Jun 13 – 17, 2022
Berkeley, CA
US/Pacific timezone

New Advances in C$^7$LYC

Not scheduled
Berkeley, CA

Berkeley, CA

Lawrence Berkeley National Laboratory
Oral Poster Presentations Poster Session


P. Chowdhury (University of Massachusetts Lowell)


We report on new advances in simulation, characterization and fabrication of the $^7$Li-enriched dual neutron-gamma scintillator C$^7$LYC. Detailed GEANT4 simulations have been performed, with specific focus on (n,p) and (n,$\alpha$) reactions on $^{35}$Cl that are primarily responsible for the fast neutron response of C$^7$LYC. The simulations are compared to experimental data to separate contributions of the different reaction channels. In addition, new C$^7$LYC crystals with square cross-sections have been fabricated for exploring compact close-packed geometries.

To identify features of the different neutron reaction channels, the neutron and $\gamma$ response for 1" x 1" and 3" x 3" C$^7$LYC detectors of cylindrical cross-section were simulated in GEANT4 choosing physics models in the code for high precision neutron transport below 20 MeV. The scintillation light output for a 1" x 1" C$^7$LYC was simulated using Birk's equation [1], with Birk's constant for C$^7$LYC deduced from experiment. This allowed a comparison of the quenching of the scintillation light output for protons and $\alpha$ particles. The GEANT4 simulations were compared with initial MCNP results for consistency and subsequently benchmarked against experimental inelastic neutron scattering data from a $^{12}$C target.

The experimental data were obtained at the Los Alamos LANSCE facility using a white neutron beam generated by bombarding a thick W spallation target with 800 MeV pulsed protons. An array of 1"x1" C$^7$LYC detectors was placed radially ~20 cm from a $^{12}$C scatterer. Incident neutron energies were extracted by measuring their arrival time across a ~20-m flight path from the spallation target to the $^{12}$C, and then to the detectors, with appropriate recoil corrections for the different detector angles. The scattered neutron energies were measured as pulse heights in the C$^7$LYC detectors, which reflects the inherent spectroscopic resolution of the scintillator, and allows a mapping of the energy-dependent response of C$^7$LYC to mono-energetic neutrons. Prominent features of the experimental spectra are reproduced remarkably well in the simulations with the primary $^{35}$Cl(n,p) and $^{35}$Cl(n,$\alpha$) reactions, and help identify the features where the data overlap from the different neutron reaction channels. In addition, resonances in the $^{35}$Cl(n, p) cross-section as a function of incident neutron energy below 3 MeV, recently measured through the detection of the outgoing proton [2], were directly observed in C$^7$LYC with similar resolution.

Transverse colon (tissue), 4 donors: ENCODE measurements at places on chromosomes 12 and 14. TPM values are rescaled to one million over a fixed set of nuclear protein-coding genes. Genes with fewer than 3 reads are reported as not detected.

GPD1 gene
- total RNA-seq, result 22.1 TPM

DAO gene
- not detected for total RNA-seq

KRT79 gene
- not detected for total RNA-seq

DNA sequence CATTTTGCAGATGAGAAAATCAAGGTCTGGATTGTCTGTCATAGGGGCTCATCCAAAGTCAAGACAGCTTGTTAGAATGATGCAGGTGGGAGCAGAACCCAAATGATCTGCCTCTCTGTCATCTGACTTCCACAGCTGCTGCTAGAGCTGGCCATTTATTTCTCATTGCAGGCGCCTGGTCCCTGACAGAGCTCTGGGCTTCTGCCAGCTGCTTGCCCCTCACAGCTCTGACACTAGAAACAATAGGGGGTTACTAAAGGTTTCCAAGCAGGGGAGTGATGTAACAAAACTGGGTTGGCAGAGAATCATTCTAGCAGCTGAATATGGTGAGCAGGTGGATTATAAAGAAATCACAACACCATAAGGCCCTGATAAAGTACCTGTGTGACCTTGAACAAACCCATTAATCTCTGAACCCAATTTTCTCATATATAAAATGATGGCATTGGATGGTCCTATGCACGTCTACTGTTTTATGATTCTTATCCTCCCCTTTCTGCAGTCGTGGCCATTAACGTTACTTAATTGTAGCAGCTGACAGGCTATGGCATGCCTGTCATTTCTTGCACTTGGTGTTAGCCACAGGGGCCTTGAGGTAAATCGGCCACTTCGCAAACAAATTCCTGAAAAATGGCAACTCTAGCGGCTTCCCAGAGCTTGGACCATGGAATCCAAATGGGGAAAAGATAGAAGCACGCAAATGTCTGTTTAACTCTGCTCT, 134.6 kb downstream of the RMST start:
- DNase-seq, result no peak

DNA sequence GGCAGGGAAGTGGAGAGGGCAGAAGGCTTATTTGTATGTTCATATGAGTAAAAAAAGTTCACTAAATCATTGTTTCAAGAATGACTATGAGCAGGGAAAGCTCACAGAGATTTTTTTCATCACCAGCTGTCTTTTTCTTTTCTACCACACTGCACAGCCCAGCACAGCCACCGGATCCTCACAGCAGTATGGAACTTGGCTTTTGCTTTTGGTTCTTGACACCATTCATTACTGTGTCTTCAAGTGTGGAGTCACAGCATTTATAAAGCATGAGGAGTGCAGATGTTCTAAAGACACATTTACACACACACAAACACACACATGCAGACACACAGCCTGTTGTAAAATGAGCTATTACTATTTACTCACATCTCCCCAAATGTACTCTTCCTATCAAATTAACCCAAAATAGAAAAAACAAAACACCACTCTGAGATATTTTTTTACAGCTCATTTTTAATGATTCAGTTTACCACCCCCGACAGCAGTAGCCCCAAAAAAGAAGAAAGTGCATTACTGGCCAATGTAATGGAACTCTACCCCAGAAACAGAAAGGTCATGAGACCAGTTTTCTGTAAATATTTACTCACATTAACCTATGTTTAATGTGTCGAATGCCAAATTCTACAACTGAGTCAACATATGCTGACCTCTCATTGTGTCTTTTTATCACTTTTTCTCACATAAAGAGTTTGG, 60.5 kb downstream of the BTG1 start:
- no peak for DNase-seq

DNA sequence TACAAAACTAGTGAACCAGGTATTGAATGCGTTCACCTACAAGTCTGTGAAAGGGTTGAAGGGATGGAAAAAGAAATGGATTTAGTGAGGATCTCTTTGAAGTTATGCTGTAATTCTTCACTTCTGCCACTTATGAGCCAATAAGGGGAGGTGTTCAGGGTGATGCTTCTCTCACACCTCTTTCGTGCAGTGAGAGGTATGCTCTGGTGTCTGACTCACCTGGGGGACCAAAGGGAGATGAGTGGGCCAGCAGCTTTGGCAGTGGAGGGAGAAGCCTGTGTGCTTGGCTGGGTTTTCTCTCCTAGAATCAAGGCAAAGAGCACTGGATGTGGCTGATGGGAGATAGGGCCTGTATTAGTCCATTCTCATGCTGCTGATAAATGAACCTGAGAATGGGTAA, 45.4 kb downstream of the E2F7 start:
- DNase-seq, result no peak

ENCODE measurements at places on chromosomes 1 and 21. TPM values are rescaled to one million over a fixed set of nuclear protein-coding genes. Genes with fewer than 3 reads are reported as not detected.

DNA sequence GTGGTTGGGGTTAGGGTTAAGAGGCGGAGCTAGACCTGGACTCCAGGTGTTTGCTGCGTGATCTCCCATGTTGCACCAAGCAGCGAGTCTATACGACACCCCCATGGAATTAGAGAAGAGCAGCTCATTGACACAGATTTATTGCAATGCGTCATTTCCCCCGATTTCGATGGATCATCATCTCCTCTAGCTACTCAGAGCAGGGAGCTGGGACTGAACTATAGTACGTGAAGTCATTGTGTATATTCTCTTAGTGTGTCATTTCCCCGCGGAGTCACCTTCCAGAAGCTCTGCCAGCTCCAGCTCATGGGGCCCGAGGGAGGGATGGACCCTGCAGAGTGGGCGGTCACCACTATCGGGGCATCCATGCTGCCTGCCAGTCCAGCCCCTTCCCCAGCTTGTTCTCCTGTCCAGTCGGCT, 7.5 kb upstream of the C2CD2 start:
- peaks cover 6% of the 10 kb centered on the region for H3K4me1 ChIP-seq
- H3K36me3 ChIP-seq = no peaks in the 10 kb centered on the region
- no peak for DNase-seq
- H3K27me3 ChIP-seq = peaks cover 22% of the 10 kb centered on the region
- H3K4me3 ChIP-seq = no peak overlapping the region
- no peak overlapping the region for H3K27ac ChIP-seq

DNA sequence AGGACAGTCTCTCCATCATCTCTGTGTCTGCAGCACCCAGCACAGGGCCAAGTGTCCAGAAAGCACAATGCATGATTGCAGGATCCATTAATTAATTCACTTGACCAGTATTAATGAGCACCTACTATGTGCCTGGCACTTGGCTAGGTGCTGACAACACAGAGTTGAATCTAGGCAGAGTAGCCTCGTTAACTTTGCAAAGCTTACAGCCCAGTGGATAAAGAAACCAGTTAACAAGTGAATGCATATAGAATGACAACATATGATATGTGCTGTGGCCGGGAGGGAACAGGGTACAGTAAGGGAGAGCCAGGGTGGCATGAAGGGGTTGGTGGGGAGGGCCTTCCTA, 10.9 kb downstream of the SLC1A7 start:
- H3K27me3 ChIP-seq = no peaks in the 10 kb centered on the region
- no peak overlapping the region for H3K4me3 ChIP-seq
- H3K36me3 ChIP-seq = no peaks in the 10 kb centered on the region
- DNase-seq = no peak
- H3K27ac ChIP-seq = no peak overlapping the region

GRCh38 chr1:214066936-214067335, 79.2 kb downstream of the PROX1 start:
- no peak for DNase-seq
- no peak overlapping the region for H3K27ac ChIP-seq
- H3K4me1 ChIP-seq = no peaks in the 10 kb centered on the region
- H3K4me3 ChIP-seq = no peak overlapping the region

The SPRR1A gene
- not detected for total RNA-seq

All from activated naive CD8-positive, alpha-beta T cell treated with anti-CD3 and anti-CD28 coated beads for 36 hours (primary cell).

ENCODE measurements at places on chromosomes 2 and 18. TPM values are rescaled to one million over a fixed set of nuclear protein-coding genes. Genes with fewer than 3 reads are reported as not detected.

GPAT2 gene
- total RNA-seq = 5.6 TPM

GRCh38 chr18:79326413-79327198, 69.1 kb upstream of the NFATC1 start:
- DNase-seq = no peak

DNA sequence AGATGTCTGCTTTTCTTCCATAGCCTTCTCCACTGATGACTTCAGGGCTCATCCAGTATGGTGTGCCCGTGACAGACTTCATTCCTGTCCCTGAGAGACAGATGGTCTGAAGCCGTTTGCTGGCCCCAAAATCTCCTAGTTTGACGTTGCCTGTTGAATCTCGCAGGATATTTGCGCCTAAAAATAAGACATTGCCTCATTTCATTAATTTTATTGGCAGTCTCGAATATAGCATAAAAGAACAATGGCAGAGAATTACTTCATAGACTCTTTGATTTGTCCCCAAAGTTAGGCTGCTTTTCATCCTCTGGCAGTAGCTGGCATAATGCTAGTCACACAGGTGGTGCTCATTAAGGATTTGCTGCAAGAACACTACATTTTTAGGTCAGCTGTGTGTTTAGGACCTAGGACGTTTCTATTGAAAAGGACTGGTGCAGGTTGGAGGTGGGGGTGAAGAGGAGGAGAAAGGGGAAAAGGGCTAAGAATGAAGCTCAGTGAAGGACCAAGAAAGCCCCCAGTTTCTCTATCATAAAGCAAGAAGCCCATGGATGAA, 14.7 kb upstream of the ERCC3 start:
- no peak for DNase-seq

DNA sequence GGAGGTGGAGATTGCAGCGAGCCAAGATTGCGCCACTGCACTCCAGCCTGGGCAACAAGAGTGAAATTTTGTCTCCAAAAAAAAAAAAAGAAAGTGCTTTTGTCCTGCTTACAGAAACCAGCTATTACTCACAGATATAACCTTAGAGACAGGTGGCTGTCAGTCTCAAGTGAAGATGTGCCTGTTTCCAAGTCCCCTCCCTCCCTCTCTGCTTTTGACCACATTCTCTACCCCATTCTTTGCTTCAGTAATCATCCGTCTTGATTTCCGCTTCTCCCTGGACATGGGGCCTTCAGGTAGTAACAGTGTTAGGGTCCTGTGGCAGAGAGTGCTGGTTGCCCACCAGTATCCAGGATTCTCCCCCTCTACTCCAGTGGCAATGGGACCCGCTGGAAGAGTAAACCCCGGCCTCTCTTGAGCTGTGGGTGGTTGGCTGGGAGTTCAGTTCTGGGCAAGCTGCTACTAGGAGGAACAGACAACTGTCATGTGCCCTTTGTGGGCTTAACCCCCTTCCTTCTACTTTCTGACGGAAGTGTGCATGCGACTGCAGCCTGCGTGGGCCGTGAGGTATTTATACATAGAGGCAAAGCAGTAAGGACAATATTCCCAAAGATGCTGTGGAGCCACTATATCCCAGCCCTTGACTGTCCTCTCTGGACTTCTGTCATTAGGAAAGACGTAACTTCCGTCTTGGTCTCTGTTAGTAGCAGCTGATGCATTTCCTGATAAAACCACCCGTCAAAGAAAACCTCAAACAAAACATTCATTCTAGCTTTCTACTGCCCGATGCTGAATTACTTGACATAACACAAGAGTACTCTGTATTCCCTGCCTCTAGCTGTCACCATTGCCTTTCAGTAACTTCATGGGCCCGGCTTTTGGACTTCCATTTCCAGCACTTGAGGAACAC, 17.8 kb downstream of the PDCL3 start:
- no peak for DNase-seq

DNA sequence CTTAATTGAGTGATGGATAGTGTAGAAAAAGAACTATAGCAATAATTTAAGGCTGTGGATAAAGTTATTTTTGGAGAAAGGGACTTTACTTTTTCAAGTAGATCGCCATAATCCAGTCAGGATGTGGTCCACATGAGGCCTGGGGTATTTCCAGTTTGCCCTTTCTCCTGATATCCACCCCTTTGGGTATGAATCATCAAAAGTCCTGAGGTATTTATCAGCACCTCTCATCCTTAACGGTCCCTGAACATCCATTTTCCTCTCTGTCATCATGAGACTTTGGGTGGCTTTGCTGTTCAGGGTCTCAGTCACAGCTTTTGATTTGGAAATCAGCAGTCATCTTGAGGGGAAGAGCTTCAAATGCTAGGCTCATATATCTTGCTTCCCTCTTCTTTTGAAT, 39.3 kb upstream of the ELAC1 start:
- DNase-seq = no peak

To assess the efficacy of C$^7$LYC as a viable scintillator for close-packed geometries, four 1" x 1" x 3" C$^7$LYC crystals, with square cross-sections, square photo-tubes and minimal surrounding material, have been acquired. Both efficiency and cross-talk of fast neutrons are being investigated, and initial results will be presented.

The work is supported by the U.S. Department of Energy.

[1] J.B. Birks, The Theory and Practice of Scintillation Counting (Pergamon, New York, 1964).
[2] S.A. Kuvin et al, Phys. Rev. C102, 024623 (2020).

Primary authors

S. Saha (University of Massachusetts Lowell) P. Chowdhury (University of Massachusetts Lowell) M. Devlin (Los Alamos National Laboratory) A.M. Rogers (University of Massachsuetts Lowell) P.C. Bender (University of Massachusetts Lowell) T. Brown (University of Massachusetts Lowell) E. Doucet (University of Massachusetts Lowell) N. D'Olympia (University of Massachusetts Lowell) N. Fotiades (Los Alamos National Laboratory) J.A. Gomez (Los Alamos National Laboratory) C.J. Lister (University of Massachusetts Lowell) C. Morse (University of Massachusetts Lowell) G.L. Wilson (University of Massachusetts Lowell)

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